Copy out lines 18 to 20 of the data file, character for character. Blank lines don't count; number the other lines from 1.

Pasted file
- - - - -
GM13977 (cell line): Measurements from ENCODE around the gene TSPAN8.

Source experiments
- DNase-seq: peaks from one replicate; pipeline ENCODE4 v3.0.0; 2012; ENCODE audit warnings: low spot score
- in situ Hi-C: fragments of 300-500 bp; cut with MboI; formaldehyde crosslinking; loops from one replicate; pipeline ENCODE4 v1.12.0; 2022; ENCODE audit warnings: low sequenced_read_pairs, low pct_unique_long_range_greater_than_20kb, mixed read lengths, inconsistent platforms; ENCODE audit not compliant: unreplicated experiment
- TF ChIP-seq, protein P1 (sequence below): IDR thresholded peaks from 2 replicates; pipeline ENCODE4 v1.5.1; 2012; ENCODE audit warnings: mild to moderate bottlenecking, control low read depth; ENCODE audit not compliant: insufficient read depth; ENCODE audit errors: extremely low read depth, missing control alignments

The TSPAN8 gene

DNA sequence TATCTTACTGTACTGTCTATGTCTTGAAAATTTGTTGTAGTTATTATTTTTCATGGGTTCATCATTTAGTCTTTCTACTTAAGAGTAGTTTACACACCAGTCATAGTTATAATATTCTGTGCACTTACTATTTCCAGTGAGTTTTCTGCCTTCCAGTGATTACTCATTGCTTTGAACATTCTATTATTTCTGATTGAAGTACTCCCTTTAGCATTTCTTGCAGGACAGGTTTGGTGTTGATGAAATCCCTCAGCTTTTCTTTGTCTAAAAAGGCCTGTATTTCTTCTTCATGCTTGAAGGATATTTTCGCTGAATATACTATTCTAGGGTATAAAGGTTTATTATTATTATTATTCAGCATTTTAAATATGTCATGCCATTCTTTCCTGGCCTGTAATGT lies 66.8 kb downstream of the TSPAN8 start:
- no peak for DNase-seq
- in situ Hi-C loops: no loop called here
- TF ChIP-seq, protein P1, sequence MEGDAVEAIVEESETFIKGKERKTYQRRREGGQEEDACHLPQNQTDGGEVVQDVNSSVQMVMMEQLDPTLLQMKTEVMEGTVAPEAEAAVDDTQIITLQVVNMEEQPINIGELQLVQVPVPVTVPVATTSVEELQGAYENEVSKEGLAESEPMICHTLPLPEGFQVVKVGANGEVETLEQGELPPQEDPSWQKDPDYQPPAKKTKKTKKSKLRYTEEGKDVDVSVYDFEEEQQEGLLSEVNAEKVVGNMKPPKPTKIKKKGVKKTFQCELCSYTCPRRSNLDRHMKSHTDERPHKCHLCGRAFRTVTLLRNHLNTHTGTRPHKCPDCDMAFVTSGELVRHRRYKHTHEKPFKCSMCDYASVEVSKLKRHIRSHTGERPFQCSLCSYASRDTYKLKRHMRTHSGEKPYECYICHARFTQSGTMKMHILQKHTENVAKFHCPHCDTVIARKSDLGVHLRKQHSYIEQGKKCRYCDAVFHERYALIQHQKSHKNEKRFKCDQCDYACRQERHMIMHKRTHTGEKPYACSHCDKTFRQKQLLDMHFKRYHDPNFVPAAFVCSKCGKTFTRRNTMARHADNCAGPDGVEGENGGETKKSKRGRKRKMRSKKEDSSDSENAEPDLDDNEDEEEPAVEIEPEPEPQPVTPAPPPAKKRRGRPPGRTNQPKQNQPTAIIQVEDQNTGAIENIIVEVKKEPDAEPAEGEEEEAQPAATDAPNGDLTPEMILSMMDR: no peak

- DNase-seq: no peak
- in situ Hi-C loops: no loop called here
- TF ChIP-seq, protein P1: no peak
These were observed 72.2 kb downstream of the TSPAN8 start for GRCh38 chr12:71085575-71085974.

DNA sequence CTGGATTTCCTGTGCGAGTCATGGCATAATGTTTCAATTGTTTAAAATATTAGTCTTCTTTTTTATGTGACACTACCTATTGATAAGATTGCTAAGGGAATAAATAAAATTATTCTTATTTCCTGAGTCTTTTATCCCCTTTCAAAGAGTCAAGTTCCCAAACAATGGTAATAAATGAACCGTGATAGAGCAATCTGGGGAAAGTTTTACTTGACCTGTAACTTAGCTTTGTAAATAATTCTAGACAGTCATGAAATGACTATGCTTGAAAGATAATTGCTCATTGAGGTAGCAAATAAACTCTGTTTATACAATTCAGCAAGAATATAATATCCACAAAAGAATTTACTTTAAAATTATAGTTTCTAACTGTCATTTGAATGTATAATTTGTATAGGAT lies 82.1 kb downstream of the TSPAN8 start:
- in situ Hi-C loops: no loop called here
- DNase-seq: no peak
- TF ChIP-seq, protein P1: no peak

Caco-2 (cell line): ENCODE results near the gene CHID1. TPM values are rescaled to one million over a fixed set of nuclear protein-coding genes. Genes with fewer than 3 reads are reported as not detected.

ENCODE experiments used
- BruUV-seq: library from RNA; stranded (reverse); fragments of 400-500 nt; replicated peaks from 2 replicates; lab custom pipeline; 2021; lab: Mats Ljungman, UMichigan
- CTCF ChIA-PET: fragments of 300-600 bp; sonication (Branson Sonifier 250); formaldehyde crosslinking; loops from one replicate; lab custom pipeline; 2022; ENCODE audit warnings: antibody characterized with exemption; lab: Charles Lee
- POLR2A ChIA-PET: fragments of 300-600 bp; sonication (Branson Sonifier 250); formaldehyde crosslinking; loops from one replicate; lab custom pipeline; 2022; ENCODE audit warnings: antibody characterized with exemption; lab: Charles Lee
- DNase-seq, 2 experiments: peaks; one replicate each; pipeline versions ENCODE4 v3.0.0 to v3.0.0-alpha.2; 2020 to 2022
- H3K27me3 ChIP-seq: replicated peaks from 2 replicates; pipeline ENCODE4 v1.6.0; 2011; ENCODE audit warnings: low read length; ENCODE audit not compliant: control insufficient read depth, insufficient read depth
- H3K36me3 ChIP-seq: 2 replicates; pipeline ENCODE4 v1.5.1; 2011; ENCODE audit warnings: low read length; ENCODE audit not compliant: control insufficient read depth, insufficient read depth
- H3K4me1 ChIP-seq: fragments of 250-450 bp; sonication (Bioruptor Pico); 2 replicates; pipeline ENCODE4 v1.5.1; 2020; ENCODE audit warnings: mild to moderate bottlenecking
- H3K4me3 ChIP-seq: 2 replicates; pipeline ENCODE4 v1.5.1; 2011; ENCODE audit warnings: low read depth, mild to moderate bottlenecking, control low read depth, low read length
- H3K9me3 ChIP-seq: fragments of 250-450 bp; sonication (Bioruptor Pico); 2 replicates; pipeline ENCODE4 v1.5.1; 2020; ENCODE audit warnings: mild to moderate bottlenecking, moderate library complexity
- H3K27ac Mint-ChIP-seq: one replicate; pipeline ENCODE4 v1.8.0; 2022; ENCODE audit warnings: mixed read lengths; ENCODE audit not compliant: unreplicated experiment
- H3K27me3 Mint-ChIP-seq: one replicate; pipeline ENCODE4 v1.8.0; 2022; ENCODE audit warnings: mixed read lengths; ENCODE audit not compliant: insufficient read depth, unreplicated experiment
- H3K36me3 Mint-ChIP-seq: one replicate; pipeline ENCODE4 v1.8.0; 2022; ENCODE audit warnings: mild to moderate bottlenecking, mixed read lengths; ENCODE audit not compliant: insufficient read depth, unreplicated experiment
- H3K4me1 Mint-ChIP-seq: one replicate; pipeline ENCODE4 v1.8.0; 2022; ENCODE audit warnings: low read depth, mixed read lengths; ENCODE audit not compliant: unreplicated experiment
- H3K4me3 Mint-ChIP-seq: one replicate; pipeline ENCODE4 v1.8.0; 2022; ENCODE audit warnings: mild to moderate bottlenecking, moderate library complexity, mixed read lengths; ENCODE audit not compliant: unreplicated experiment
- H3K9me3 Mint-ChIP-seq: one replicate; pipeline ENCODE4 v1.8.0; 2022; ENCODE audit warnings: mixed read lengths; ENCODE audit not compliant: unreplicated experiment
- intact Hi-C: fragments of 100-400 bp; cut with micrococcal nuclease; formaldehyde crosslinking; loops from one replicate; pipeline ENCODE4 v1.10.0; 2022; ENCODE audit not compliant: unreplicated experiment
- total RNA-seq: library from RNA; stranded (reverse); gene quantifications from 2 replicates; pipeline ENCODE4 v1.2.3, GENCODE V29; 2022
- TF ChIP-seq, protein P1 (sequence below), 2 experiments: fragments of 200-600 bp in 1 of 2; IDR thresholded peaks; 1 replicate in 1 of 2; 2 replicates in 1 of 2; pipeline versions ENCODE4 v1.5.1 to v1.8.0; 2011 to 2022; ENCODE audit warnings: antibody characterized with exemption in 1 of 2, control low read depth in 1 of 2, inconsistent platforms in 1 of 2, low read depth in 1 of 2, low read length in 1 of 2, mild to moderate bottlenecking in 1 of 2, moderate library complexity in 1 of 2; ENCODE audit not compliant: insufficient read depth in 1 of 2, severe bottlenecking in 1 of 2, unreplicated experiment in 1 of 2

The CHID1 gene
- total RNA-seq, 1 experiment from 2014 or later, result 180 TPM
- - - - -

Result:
- TF ChIP-seq, protein P1: no peak

Caco-2 (cell line): ENCODE results near the gene CHID1. TPM values are rescaled to one million over a fixed set of nuclear protein-coding genes. Genes with fewer than 3 reads are reported as not detected.

ENCODE experiments used